Vitamin C: Myth vs. Reality


Vitamin C is a crucial component in your fertility journey.
It supports collagen synthesis and is essential for fetal brain development.
It also improves the absorption of non-heme iron, which is critical during pregnancy when the body requires more iron for mom and baby.
Vitamin C: Myth vs. Reality

I have been seeing some disconcerting misinformation on social media around vitamin C, specifically in the form of ascorbic acid.

But before we dive into all that, let’s ensure we’re on the same page about vitamin C’s function and importance, particularly concerning those trying to conceive, pregnant, or breastfeeding.

What does vitamin C do, exactly?

Great question! Vitamin C is one of those nutrients we have heard about since we were kids (often in the same breath as “eat your fruits and vegetables”), but most of us aren’t sure why the body must function. 

Vitamin C is an important antioxidant and co-factor for mom and baby. It helps reduce oxidative stress and supports your body’s free radicals. Oxidative stress is an imbalance of free radicals and antioxidants in the body.

Unfortunately, given our modern environments, it is almost impossible to avoid all oxidative stress (1). So, while we can’t wholly avoid it, it’s essential to address sources of oxidative stress in every aspect of your life to help restore this balance, especially if fertility is your current focus. 

Before you get nervous, yes, we are all exposed to toxins like pollution, plastics, pesticides, etc., but there are many ways to incorporate simple lifestyle changes to reduce exposure. That’ll make vitamin C’s giant job a little easier!

You see, vitamin C is involved in a large swath of body processes. It plays a role in healing wounds and infections and is needed to make collagen, a fibrous protein in connective tissue that supports nerves, immunity, bones, cartilage, and blood (2).* In fact, collagen is crucial for the structural integrity of the placenta (3).  As if that job wasn’t important enough, vitamin C also helps make several hormones and chemical messengers used between the brain and nerves and maximizes the antioxidant benefits of vitamin E by regenerating it from its oxidized form (45).* 

As a food-first dietitian, I will always advocate that you aim to get your vitamins and minerals through what you eat. But…

While it can be possible to meet your vitamin C needs through diet alone, eating more - not less - is best, especially while trying to conceive, pregnant, or breastfeeding.*  During pregnancy, you can overdue it with excessive doses of vitamin C, and would aim to keep it under 20000mg daily. Nevertheless, it’s important to keep in mind that vitamin C is water-soluble, and depending upon your needs, your body will only absorb what it needs and excrete the excess amounts through urine.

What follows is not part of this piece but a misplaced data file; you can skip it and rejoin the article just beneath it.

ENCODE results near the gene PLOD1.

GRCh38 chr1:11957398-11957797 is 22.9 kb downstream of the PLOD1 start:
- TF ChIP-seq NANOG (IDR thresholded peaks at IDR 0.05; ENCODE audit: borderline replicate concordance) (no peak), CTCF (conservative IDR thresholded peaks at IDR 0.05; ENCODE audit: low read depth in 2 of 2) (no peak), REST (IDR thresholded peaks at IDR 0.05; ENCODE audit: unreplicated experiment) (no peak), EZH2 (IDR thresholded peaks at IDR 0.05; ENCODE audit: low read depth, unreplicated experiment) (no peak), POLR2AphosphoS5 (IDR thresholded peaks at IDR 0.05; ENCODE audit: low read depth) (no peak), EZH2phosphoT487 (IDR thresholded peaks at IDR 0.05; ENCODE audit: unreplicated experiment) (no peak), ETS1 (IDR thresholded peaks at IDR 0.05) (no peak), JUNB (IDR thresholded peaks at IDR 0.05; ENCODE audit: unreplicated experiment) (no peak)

Four reasons vitamin C is a crucial component in your fertility journey

  1. It can be depleted during periods of stress.* It is found in the adrenal glands and is released in response to stress, so focus on higher intake whenever you are going through a particularly tough period.
  2. It supports collagen synthesis, which we need to produce more of in pregnancy and postpartum due to the tissue remodeling necessary to support your growing uterus, repair the hole left by your placenta, and remodel your breast tissue for breastfeeding (6).* In men, it supports healthy sperm count, motility, and overall sperm integrity, so men and women need to think about vitamin C!
  3. It’s essential for fetal brain development, especially the hippocampus, or memory center.* Recent research shows that newborns have higher vitamin C concentrations (measured in cord plasma at birth) than their mothers, which suggests that it’s critical for their development (7).*
  4. It improves the absorption of nonheme iron, which is crucial during pregnancy when the body requires more iron for mom and baby. If you remember from my iron deep dive, non-heme iron is the iron found in plant foods and is generally less bioavailable than heme iron, which is found in animal foods. Additionally, timing the consumption of foods high in vitamin C alongside iron-rich plant-based foods can help boost how efficiently your body absorbs that iron (8). This is why we include vitamin C from acerola cherry in our Iron Bump formula—to help you get the most bang for your buck. It also counteracts the adverse effects of specific dietary substances like calcium, phosphate, tannins (from tea, coffee, and chocolate), and phytates (from grains and nuts) that can disrupt iron absorption. So, as you can see, vitamin C has got its work cut out for it!
Women's Prenatal
Men's Multivitamin
Iron Bump (coming soon)

You mentioned controversy. What’s that about?

Right. Back to that! 

The controversies all revolve around sourcing and production practices.

SOURCE: Natural vs. Synthetic